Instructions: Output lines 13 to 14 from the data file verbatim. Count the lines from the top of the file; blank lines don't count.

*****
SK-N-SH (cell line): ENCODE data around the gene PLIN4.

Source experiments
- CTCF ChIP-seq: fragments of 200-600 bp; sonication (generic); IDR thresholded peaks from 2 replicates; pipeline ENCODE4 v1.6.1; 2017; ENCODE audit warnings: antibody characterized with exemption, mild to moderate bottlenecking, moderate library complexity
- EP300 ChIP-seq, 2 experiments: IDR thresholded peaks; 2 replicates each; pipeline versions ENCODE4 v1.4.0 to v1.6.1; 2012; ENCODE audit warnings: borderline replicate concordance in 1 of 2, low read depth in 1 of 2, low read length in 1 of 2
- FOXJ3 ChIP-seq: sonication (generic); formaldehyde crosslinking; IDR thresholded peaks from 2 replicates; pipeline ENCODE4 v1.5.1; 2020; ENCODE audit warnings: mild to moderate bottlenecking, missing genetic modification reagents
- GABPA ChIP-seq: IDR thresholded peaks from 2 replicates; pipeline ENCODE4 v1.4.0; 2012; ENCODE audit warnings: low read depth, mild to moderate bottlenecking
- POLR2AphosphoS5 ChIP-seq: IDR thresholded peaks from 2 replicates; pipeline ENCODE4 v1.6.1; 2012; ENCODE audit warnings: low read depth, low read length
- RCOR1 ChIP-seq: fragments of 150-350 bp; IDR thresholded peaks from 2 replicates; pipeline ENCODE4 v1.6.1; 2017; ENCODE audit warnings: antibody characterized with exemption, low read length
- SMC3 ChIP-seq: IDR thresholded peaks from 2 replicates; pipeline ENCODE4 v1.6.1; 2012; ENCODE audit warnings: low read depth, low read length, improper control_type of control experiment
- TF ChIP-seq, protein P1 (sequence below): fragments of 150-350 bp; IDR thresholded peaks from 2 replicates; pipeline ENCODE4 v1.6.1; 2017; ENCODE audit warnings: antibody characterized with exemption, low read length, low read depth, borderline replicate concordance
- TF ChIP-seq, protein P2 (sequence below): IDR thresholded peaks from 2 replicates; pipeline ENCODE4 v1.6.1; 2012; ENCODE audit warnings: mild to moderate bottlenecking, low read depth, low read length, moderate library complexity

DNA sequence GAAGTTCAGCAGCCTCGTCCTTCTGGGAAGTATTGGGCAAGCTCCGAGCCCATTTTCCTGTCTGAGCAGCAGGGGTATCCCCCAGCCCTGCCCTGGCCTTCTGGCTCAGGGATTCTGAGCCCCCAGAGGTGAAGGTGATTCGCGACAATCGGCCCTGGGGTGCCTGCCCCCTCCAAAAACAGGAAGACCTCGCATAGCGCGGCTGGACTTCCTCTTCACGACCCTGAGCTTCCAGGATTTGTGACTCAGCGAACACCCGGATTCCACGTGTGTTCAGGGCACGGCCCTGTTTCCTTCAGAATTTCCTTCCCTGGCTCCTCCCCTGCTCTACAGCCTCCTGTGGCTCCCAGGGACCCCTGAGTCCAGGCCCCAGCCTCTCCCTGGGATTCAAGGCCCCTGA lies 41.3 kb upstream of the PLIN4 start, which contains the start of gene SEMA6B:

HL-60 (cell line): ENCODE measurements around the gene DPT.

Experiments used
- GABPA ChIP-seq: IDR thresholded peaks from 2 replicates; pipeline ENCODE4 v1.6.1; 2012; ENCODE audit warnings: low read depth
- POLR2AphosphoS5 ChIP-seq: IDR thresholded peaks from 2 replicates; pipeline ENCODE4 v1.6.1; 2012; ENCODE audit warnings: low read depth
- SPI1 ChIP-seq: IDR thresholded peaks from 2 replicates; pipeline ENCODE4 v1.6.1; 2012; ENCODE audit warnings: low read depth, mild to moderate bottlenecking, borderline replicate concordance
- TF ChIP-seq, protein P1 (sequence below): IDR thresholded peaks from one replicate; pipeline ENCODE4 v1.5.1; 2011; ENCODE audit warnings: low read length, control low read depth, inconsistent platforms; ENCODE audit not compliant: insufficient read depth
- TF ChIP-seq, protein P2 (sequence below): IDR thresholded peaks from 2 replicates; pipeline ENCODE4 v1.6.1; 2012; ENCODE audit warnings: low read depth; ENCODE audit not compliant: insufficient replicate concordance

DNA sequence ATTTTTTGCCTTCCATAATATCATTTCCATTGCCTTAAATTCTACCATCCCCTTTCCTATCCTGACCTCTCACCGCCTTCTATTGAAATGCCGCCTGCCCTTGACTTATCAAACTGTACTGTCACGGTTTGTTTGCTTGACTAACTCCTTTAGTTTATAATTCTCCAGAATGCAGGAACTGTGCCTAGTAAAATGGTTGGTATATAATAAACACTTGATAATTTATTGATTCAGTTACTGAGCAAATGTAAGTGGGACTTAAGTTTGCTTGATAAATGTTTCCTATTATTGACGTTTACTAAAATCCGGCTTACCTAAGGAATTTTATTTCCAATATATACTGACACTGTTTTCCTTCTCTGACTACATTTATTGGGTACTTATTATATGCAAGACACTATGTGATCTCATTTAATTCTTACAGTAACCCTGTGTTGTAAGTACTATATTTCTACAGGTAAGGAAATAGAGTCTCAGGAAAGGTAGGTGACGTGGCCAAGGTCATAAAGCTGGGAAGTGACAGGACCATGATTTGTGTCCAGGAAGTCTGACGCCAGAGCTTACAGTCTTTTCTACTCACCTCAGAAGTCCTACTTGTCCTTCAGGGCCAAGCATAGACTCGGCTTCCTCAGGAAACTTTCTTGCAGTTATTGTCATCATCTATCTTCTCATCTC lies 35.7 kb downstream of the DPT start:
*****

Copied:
HL-60 (cell line): ENCODE measurements around the gene DPT.

Experiments used